Well, that’s my list. Apologies to Carmelo Anthony, Luol Deng, and Rip Hamilton, who are talented scorers and clearly comfortable shooting from mid-range, but don’t make those shots at a particularly high percentage. Kevin Durant came within an inch of the list, but his 36% shooting from 16-23 feet kept him off. He’s a beast from 10-15 feet, though. Well, let me know what you think. 

Paul George-Gordon Hayward-Celtics rumor doesn’t add up

AP Photo/George Frey
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Paul George reportedly wants to play with Gordon Hayward. George is also reportedly willing to join his desired team (universally accepted to be the Lakers) by means that don’t guarantee the highest salary.

Could the Celtics – who are pursuing Hayward in free agency – leverage those conditions into getting George?

Adam Kauffman of 98.5 The Sports Hub:

I don’t what George would do, but it’d be a MAJOR financial disadvantage to go this route.

There a couple ways it could happen – George getting extended-and-trade or George getting traded then signing an extension six months later. The latter would allow George to earn more than the former, but even if he pledged to sign an extension, would the Celtics trade for him knowing he’d have six months to change his mind if he doesn’t like Boston as much as anticipated?

There’s a bigger issue, anyway. Both extension routes would leave George earning far less than simply letting his contract expire then signing a new deal, either with his incumbent team or a new one.

Here’s a representation of how much George could earn by:

  • Letting his contract expire and re-signing (green)
  • Letting his contract expire and signing elsewhere (purple)
  • Getting traded and signing an extension six months later (gray)
  • Signing an extend-and-trade (yellow)

image

Expire & re-sign Expire & leave Trade, extend later Extend-and-trade
2018-19 $30.6 million $30.6 million $23,410,750 $23,410,750
2019-20 $33.0 million $32.1 million $25,283,610 $24,581,287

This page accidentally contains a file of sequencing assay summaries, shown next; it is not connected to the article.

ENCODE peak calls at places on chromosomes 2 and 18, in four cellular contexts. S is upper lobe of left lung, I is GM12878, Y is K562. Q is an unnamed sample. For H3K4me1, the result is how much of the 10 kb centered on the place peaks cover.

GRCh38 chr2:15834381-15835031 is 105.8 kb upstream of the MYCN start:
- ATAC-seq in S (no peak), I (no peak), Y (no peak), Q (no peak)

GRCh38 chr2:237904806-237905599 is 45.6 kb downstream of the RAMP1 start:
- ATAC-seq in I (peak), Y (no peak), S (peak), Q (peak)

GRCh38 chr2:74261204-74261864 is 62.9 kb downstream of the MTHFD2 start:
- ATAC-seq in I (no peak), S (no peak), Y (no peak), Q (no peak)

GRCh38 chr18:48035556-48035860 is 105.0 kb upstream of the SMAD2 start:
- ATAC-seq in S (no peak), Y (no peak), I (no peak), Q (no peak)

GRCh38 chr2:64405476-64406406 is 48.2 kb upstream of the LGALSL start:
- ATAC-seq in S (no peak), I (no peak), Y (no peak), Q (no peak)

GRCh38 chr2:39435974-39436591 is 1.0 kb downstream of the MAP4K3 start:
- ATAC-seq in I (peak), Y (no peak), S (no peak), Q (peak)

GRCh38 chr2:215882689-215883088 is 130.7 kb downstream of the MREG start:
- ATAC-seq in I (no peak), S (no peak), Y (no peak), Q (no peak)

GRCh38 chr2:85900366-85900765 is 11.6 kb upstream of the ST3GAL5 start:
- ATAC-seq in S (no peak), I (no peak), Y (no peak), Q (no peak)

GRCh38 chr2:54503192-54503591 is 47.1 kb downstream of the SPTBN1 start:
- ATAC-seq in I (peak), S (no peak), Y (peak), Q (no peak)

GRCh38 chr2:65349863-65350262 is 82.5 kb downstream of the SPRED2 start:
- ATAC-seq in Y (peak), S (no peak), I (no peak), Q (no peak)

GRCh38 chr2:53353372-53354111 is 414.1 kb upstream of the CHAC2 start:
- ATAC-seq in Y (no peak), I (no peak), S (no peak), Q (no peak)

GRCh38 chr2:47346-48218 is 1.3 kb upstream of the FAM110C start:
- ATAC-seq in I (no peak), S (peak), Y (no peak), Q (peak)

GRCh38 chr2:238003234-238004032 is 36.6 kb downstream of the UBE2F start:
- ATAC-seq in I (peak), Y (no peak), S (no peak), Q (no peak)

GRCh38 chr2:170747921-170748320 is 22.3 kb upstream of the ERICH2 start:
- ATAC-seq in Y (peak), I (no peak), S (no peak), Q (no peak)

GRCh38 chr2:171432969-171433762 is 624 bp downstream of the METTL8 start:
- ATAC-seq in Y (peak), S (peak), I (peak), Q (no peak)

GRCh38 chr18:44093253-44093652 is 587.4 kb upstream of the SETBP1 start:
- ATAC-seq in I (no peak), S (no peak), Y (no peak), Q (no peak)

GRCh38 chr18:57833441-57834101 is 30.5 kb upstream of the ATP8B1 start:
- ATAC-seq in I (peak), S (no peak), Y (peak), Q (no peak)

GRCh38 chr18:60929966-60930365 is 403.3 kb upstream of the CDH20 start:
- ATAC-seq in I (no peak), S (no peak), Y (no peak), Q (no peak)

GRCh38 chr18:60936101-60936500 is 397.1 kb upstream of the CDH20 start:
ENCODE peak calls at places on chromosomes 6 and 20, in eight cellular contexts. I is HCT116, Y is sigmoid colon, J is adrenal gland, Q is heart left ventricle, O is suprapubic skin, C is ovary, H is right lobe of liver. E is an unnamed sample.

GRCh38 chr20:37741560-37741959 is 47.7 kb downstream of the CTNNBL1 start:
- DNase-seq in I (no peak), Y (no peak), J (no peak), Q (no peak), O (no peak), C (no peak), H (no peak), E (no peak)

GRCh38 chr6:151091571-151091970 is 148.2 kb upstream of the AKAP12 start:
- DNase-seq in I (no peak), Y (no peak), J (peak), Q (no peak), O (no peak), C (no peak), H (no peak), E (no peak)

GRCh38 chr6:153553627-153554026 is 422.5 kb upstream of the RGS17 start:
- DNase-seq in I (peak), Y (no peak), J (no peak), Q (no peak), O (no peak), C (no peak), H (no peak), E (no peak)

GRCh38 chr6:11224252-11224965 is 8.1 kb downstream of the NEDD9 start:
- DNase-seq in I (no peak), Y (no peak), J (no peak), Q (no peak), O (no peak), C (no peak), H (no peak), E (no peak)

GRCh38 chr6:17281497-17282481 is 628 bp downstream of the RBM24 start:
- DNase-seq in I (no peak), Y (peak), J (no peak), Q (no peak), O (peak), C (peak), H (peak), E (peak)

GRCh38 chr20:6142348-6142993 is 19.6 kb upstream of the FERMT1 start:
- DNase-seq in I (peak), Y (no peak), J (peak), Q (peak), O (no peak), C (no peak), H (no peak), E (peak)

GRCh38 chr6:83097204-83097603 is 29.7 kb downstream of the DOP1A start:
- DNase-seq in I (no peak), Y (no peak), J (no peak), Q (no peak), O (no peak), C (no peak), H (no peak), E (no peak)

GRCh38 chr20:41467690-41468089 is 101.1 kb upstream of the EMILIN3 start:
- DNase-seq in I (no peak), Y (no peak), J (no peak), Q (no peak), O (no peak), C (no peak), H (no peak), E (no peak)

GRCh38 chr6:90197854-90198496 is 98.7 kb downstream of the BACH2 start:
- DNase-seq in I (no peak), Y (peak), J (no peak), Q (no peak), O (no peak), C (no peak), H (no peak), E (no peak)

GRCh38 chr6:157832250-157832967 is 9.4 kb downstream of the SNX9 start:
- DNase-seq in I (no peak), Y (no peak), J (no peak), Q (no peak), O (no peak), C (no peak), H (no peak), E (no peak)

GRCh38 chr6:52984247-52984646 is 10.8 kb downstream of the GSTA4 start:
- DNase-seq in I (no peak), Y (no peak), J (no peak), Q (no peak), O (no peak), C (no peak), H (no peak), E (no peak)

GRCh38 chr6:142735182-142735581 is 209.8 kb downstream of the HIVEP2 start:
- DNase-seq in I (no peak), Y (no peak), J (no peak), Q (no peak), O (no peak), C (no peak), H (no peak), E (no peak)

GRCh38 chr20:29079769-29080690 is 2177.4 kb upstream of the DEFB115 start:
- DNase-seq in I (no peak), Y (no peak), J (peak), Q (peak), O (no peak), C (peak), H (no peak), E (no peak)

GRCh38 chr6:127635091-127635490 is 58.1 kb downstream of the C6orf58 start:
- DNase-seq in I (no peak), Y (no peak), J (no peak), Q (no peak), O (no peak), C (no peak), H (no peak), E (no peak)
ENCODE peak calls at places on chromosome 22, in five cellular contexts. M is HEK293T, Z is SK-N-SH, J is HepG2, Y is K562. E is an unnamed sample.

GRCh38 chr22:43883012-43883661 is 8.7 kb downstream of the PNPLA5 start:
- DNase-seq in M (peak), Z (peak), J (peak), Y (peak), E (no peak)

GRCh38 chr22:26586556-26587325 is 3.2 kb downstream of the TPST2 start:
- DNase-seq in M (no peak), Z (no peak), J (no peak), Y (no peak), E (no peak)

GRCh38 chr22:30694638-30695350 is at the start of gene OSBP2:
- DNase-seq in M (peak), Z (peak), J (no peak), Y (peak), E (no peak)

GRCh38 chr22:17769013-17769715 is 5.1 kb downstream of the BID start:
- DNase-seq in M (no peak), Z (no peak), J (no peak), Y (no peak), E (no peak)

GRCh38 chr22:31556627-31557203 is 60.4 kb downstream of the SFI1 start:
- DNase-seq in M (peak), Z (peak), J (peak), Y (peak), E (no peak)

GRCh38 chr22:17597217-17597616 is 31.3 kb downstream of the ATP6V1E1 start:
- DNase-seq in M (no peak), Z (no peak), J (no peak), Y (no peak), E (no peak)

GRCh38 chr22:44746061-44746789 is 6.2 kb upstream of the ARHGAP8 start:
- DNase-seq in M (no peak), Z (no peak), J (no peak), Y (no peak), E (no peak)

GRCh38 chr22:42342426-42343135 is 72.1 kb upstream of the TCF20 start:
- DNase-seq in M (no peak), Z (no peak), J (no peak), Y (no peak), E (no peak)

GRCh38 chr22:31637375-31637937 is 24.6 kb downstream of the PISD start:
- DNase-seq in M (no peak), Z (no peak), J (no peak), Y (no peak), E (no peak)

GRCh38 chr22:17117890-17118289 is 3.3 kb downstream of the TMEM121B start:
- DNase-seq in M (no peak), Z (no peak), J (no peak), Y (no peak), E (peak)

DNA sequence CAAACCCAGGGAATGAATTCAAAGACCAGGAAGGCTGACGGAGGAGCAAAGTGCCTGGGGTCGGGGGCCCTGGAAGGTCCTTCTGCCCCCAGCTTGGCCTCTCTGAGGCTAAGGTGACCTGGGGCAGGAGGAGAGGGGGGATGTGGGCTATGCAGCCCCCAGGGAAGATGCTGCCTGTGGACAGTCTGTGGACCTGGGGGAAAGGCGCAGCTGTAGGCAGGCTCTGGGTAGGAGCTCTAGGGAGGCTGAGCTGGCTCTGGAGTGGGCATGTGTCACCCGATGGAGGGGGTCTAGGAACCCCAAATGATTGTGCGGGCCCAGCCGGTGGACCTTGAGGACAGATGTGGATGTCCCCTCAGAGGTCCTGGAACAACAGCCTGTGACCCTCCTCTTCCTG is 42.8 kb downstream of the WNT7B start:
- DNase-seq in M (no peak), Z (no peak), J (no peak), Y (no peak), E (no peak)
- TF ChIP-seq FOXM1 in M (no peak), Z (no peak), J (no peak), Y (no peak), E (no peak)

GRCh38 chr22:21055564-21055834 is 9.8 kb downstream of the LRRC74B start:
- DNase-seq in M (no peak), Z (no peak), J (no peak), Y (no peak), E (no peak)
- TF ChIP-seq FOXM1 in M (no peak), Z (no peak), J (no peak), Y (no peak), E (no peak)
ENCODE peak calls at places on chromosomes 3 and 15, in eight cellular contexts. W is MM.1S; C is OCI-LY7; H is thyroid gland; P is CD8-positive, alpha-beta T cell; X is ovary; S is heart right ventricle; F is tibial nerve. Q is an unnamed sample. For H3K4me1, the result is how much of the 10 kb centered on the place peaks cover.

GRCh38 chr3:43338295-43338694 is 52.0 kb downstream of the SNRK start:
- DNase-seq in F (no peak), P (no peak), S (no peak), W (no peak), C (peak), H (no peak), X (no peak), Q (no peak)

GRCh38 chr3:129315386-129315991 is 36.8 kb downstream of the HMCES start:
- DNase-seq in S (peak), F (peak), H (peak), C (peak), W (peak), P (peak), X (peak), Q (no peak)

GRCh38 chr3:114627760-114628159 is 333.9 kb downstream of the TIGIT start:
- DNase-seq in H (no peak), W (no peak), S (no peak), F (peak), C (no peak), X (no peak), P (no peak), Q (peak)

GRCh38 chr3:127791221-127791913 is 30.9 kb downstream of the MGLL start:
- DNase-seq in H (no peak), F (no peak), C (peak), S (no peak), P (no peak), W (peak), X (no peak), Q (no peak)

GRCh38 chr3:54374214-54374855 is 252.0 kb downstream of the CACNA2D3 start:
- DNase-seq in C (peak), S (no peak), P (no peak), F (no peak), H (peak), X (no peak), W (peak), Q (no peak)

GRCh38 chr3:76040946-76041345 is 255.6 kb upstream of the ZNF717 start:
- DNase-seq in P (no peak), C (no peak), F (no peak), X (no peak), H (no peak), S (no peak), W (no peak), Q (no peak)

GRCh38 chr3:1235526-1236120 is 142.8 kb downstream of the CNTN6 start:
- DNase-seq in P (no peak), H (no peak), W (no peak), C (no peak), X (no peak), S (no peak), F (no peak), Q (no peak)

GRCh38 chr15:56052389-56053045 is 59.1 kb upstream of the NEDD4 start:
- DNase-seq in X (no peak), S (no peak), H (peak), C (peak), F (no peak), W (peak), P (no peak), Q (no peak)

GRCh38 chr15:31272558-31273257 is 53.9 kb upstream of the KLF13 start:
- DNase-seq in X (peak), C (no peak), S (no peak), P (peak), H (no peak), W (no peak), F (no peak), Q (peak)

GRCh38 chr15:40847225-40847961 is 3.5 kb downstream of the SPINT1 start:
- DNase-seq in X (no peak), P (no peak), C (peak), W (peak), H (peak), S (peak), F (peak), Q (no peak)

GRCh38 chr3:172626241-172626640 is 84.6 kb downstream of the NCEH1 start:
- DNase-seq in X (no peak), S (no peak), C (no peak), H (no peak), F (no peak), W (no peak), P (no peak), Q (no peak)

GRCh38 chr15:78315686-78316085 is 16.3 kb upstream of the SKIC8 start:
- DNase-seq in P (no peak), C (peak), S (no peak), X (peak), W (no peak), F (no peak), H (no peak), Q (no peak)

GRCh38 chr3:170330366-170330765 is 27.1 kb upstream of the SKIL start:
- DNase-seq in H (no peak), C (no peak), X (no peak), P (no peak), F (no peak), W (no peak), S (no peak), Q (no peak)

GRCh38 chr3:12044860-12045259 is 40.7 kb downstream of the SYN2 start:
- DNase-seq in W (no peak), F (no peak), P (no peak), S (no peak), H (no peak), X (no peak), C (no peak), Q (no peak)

2020-21 $35.5 million $33.7 million $27,156,470 $25,751,825
2021-22 $37.9 million $35.2 million $29,029,330
2022-23 $40.4 million
Total $177.5 million $131.6 million $104,880,158 $73,743,861

Firm numbers are used when it’s just a calculation based on George’s current contract. When necessary to project the 2018-19 salary cap, I rounded.

The Celtics could theoretically renegotiate-and-extend, but that would require cap room that almost certainly wouldn’t exist after signing Hayward.

Simply, it’s next to impossible to see this happening. It’d be too costly to George.

Dwyane Wade on why he exercised his player option: ’24 million reasons’

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Dwyane Wade said he wanted to see the Bulls’ direction – winning now with Jimmy Butler or rebuilding? – before deciding on his $23.8 million player option for next season.

While Chicago was actively shopping Butler (before eventually trading him to the Timberwolves), Wade opted in, anyway.

David Aldridge of NBA.com:

This is most real answer answer you’ll ever see. Props to Wade for his directness.

This also speaks to the unlikelihood of him accepting a buyout, no matter how poorly he fits with the rebuilding Bulls now – though maybe he’d accept a small pay cut to choose another team.

Medically risky prospects bring intrigue to 2017 NBA draft

AP Photo/Frank Franklin II
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ESPN analyst Fran Fraschilla dubbed Indiana forward O.G. Anunoby, who was slipping through the first round, a “sexy blogger pick.”

While I appreciate the compliment, Fraschilla was also right about another point: Those analyzing the draft for websites clearly valued Anunoby more than NBA teams. Fraschilla cited Anunoby’s limited offense, but it’s hard to get past Anunoby’s knee injury as a primary reason he fell to the Raptors at No. 23.

The 76ers adjusted us to the idea of picking an injured player high in the draft, with Nerlens Noel and Joel Embiid in recent years. Even though Ben Simmons was healthy when picked, a later injury that cost him his entire rookie year conditioned us to the idea that sometimes top rookies don’t begin their pro careers ready to play.